Friday, October 11, 2013
Pac-Man chomps his way to lightweight title
By Chris Lees ESPN Stats & Information
Manny Pacquiao stopped David Diaz in the ninth round to win the lightweight title in 2008.
Leading up to Juan Manuel Marquez's bid to win a world title in a fifth different weight class on Saturday, ESPN.com will look back at the elite group of fighters who have already achieved the feat -- we'll roll out a new one each day this week -- in our "Five In Five" series.
Actor, politician, boxer. Manny Pacquiao is all of those things. He is the also the fifth and final member of the “five in five” club. Entering the night of June 28, 2008, Pacquiao had won titles at flyweight, junior featherweight, featherweight, and junior lightweight. He was coming off a split-decision victory in his second matchup with Juan Manuel Marquez, and had twice defeated both Erik Morales and Marco Antonio Barrera.
Chicago native David Diaz might have not had the star power like Marquez, Morales and Barrera. What did he have was a solid résumé. He was a member of the 1996 United States Olympic team, owned a victory over the aforementioned Morales and held the WBC lightweight title. He was also the obstacle hoping to prevent Pacquiao from joining the ranks of the sport’s greatest of all-time.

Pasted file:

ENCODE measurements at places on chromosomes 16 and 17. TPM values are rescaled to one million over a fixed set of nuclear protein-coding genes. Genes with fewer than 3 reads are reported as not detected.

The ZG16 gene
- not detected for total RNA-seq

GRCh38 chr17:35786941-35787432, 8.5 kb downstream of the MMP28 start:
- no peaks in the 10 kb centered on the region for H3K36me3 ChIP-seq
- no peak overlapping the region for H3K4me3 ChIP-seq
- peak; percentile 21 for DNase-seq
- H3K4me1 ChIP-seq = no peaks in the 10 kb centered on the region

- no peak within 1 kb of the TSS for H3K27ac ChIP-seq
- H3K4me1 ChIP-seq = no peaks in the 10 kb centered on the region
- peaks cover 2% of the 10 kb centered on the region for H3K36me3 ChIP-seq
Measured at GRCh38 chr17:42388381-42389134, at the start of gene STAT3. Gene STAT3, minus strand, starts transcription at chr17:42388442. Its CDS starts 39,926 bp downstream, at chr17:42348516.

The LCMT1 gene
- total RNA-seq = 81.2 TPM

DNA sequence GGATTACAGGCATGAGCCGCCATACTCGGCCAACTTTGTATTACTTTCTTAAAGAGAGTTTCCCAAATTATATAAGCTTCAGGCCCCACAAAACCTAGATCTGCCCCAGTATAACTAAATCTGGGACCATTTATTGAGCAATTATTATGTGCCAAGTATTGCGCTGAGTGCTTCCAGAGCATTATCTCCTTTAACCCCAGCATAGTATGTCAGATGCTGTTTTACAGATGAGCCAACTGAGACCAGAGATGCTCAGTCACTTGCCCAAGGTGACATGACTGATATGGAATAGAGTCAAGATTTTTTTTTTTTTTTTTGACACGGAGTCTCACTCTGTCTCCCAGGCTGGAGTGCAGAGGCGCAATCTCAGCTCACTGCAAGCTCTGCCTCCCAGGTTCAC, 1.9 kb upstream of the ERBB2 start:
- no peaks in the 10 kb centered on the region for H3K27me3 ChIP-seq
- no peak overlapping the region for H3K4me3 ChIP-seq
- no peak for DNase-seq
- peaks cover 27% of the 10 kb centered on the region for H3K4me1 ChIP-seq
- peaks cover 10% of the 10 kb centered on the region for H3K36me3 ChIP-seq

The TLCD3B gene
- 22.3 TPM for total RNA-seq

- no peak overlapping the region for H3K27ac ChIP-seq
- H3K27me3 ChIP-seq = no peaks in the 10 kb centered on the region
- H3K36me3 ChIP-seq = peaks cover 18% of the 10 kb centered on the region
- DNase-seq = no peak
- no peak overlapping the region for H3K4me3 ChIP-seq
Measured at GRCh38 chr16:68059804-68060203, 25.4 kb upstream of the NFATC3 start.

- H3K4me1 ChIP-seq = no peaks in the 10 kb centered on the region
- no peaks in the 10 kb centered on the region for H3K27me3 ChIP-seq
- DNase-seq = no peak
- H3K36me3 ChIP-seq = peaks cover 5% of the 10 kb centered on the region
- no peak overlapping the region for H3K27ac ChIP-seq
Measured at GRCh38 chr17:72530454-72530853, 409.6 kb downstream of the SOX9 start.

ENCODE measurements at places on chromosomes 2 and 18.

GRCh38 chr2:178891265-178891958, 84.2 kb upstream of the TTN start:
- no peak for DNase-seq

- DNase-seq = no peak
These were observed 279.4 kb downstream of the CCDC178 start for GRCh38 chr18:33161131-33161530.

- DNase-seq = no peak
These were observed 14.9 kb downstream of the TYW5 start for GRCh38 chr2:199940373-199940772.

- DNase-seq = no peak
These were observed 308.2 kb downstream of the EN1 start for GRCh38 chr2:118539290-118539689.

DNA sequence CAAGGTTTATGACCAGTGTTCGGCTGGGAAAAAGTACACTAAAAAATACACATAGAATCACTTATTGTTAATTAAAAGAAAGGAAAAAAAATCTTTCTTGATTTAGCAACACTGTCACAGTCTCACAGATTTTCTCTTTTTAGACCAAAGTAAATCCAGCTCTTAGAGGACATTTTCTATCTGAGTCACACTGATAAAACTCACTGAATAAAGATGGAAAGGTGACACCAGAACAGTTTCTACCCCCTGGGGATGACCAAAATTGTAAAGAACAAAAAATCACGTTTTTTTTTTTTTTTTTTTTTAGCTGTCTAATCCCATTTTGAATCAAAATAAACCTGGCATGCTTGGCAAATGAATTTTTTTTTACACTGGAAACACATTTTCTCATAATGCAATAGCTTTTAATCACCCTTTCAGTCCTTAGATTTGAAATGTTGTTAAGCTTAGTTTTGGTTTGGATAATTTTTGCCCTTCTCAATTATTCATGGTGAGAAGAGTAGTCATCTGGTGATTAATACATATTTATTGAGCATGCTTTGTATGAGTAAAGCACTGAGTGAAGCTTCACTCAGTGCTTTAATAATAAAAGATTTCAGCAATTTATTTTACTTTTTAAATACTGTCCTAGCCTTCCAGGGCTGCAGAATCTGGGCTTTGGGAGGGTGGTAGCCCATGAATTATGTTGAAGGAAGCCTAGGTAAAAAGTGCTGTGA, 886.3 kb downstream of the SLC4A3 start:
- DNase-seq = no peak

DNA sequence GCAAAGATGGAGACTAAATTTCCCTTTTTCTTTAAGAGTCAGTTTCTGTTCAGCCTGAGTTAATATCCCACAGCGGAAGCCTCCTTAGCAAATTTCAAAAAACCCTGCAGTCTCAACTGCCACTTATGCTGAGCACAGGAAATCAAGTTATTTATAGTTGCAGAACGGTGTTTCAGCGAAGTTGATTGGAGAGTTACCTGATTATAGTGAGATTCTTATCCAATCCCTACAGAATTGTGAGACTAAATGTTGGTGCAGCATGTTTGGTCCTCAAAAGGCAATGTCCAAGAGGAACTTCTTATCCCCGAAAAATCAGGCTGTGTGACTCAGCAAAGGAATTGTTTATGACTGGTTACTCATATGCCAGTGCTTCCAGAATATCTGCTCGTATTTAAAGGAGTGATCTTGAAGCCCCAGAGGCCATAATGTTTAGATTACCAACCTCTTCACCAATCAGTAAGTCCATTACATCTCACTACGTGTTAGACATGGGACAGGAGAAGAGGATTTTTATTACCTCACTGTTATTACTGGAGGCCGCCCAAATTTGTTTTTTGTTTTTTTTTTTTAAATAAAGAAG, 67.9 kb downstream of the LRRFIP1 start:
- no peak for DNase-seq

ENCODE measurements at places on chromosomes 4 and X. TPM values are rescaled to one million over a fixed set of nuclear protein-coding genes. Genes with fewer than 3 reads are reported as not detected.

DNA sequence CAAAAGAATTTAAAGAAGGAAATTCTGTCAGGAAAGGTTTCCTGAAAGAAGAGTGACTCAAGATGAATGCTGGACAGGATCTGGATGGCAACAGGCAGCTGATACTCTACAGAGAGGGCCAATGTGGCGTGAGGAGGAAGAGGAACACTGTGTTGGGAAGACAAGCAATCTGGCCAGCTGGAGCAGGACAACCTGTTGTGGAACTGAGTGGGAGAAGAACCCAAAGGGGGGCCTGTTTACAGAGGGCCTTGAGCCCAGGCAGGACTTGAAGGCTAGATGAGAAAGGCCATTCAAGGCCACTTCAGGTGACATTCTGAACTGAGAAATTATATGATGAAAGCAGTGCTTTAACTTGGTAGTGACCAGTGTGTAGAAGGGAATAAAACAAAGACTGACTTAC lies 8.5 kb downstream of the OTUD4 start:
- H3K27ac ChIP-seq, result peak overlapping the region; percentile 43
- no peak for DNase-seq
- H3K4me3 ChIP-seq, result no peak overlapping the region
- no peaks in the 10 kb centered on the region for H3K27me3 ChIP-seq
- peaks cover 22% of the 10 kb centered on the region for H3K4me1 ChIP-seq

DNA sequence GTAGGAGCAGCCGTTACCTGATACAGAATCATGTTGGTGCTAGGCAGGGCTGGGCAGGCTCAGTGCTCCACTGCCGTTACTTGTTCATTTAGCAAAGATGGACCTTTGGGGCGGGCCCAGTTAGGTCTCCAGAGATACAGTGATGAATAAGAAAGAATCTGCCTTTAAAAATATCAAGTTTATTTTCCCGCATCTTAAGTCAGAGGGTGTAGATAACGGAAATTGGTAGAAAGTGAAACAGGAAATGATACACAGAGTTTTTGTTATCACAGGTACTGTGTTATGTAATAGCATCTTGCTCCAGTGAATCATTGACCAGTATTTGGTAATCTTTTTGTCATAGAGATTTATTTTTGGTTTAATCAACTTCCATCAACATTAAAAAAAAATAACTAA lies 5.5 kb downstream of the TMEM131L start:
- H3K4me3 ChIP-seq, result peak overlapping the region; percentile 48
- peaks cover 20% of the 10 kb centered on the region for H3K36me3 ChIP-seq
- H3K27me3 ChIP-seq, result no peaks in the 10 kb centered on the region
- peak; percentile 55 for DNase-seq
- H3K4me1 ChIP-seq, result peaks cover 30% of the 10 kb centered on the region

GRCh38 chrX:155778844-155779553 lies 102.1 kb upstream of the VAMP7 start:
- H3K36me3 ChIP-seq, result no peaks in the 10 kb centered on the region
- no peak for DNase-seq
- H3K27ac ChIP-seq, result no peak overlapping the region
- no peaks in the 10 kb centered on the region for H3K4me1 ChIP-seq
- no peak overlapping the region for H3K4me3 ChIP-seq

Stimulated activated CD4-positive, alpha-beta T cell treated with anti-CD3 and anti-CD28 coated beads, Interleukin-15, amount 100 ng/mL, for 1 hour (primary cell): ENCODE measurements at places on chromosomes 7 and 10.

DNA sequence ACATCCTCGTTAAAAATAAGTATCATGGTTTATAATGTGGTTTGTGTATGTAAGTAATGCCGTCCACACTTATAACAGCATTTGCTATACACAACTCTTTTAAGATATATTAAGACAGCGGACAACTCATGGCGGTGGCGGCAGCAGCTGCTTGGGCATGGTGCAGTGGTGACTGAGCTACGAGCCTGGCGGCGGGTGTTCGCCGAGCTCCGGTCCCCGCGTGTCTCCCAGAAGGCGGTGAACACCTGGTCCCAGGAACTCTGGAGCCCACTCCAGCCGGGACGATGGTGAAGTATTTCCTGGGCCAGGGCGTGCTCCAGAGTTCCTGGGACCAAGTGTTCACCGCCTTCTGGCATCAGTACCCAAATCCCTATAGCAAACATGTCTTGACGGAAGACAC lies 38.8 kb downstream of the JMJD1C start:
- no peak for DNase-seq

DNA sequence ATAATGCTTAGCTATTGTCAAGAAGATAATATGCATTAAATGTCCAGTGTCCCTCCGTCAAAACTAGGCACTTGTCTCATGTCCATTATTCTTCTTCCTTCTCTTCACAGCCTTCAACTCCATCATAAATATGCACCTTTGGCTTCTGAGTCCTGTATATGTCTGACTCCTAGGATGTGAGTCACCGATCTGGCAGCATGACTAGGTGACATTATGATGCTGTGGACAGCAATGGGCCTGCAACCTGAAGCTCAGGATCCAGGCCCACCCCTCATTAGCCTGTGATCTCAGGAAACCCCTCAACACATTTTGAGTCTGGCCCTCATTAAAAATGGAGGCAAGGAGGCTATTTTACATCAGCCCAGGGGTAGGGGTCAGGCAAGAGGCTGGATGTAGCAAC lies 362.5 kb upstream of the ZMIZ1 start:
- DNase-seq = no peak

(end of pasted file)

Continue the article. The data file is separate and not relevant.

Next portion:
Number To Know: Manny Pacquiao
Pacquiao lands 20 power punches per round. That's the 3rd most by an active fighter. Only Leo Santa Cruz (29) and Brandon Rios (21) average more. Pacquiao faces Rios on Nov. 23.
--Statistical support from Compubox
Diaz would put up a spirited effort, but like many others before it, this was Pacquiao’s night. The Filipino icon carved up Diaz’s face with a lethal combination of speed and power. Pacquiao landed the coup de grâce with a short left to Diaz’s chin. Referee Vic Drakulich didn’t even bother to count, as he called a halt at the 2:24 mark of the ninth round.
Pacquiao landed 230 of 788 punches, a connect rate of 29 percent and 180 of those landed punches, including the finisher, were power shots. Diaz managed to land just 90 of his 463 punches, according to Compubox.
This turned out to be Pacquiao’s only fight at lightweight. In his next fight, he stopped Oscar De La Hoya after eight rounds in what turned out to be the Golden Boy’s final professional fight.
Pacquiao went on to defeat Ricky Hatton, Miguel Cotto and Antonio Margarito to become the only fighter in history to win world titles in eight different weight classes.